The location and system used to set up your flagpole will have a significant impact on its stability. Although most commercial buildings and government offices have engineers on staff to assist them in properly installing flagpoles, most homeowners are on their own when it comes to installing residential flagpoles. Of course, these flagpoles come with directions for putting them up, but there isn’t much detail to assist them in preparing the site where the pole will be placed. Why not look here lighting
And no, it’s not as easy as digging a hole and sticking the pole in it. There are a few things you must do, the first and most important of which is to call “Call Before You Dig” – dial “811” on your phone – to ensure that the location you will be digging is suitable for the flagpole. This is to ensure that you don’t accidentally damage any underground utilities you aren’t aware of. During the digging process, pipes, electrical wiring, and other items that are usually run underground can be affected. No matter how appealing the idea of erecting a residential flagpole might be, you do not want to disrupt the entire neighborhood’s plumbing or electricity, not to mention the potential for personal injury or death if these services are disrupted.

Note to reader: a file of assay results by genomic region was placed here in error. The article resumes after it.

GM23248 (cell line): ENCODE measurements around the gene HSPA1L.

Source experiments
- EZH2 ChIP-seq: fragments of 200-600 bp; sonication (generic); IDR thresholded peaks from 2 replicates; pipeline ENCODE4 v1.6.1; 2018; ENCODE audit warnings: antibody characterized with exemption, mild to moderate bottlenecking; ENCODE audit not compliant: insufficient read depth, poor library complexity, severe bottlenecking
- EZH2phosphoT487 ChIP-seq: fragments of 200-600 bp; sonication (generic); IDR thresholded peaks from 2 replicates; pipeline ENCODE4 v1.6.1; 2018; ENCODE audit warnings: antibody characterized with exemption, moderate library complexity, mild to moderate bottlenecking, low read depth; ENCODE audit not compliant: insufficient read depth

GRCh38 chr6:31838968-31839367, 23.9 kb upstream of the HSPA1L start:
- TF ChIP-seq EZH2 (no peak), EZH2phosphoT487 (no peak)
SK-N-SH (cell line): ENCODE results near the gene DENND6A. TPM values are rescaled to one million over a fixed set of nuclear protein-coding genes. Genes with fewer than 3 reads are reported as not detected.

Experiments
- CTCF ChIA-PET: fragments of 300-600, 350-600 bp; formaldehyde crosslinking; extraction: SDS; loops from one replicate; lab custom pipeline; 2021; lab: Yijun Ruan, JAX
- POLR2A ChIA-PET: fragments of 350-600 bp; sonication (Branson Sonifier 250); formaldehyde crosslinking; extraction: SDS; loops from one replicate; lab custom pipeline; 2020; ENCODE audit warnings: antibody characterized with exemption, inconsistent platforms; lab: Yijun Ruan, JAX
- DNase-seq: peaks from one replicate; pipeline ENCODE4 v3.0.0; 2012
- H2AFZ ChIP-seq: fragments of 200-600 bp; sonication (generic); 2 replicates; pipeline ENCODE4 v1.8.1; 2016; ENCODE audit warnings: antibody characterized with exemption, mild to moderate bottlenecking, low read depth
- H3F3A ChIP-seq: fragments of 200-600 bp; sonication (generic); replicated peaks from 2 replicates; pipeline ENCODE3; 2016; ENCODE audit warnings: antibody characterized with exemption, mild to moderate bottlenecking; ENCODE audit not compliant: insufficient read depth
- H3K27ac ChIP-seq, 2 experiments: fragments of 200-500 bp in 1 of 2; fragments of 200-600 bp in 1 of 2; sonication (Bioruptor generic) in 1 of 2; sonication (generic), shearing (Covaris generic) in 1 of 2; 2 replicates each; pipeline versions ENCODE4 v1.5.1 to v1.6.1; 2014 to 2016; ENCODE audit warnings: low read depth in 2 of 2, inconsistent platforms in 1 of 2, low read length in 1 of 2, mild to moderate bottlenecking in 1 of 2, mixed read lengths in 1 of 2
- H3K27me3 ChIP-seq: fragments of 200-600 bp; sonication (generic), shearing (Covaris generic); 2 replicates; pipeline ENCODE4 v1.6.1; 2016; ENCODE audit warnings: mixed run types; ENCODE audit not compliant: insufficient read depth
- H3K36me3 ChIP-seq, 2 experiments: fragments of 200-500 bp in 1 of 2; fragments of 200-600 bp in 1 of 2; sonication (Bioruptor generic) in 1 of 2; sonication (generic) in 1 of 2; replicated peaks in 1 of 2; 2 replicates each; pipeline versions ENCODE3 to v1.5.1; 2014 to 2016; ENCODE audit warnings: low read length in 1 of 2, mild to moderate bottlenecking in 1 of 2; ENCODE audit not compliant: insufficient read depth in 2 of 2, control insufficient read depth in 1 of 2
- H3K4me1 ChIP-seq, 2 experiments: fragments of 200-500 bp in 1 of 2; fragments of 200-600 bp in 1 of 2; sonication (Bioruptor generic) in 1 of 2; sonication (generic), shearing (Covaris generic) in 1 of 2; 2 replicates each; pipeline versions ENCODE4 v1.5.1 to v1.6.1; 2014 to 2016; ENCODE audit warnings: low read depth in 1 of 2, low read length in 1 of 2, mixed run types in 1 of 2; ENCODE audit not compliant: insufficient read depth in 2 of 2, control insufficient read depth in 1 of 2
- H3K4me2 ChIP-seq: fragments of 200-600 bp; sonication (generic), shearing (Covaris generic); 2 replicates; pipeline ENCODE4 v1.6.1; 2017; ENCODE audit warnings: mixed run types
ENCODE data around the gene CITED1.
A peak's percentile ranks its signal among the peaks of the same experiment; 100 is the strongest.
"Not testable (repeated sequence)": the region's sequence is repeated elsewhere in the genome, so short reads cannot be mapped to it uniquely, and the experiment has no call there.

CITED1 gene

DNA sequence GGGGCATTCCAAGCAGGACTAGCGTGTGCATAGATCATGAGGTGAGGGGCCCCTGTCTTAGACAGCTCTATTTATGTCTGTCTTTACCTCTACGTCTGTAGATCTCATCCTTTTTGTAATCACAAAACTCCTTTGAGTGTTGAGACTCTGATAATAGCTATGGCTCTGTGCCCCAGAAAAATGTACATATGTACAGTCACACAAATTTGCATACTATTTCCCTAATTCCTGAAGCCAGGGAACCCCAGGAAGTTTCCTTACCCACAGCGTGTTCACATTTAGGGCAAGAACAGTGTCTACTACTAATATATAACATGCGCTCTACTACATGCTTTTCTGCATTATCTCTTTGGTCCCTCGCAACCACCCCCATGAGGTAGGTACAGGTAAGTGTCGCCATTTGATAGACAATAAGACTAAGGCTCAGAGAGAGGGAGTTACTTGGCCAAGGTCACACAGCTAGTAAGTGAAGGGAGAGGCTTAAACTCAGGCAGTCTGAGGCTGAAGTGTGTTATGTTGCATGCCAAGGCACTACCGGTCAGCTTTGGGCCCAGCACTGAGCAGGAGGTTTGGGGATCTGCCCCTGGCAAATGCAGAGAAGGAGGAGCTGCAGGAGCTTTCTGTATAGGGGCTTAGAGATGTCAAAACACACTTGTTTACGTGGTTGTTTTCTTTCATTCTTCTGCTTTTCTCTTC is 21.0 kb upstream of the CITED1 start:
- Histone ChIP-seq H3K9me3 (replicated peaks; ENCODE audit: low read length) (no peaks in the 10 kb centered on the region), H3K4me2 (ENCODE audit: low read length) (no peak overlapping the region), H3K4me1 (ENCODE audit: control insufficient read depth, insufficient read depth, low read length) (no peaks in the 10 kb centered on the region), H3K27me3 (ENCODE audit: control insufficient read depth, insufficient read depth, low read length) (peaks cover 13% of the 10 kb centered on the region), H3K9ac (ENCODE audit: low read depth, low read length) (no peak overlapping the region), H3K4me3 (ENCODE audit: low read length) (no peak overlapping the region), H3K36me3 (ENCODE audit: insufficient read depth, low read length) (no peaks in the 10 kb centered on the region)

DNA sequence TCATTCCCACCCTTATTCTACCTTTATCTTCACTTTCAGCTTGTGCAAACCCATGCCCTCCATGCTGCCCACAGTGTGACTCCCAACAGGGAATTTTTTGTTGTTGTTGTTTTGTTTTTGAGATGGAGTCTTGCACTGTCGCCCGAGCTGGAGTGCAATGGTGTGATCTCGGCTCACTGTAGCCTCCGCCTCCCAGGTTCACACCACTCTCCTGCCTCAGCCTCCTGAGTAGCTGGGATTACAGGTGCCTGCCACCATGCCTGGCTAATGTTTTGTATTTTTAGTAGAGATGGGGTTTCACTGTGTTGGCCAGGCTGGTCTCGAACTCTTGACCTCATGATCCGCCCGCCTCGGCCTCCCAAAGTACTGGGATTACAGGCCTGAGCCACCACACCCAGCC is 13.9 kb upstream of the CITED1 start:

You’ll need to dig a hole deep enough to keep the pole in position until the area has been determined to be safe for digging. Engineers who instal these flagpoles follow the rule of thumb of digging up to ten percent of the pole’s total height. In terms of width, the whole should be about 4 times the diameter of the pole – more if you’re working in soft soil or in a very windy place.
A 22-foot flagpole, for example, would fit comfortably in a 2-foot-deep hole. This is what you’ll need to increase the pole’s sturdiness. Going any further won’t make a difference, except that it would make the flagpole seem shorter, which defeats the intent of making such a tall pole in the first place. Furthermore, all of the extra digging is a waste of time and resources.
However, you might need to do a little more digging if you come across underground obstructions such as rocks, buried concrete, or even the former foundations of old residential flagpoles. These obstacles must be cleared, which necessitates digging around them before they can be removed. You should dig your hole in such a way that it tapers slightly at the bottom. After that, you can pour a concrete footing and instal your flagpole.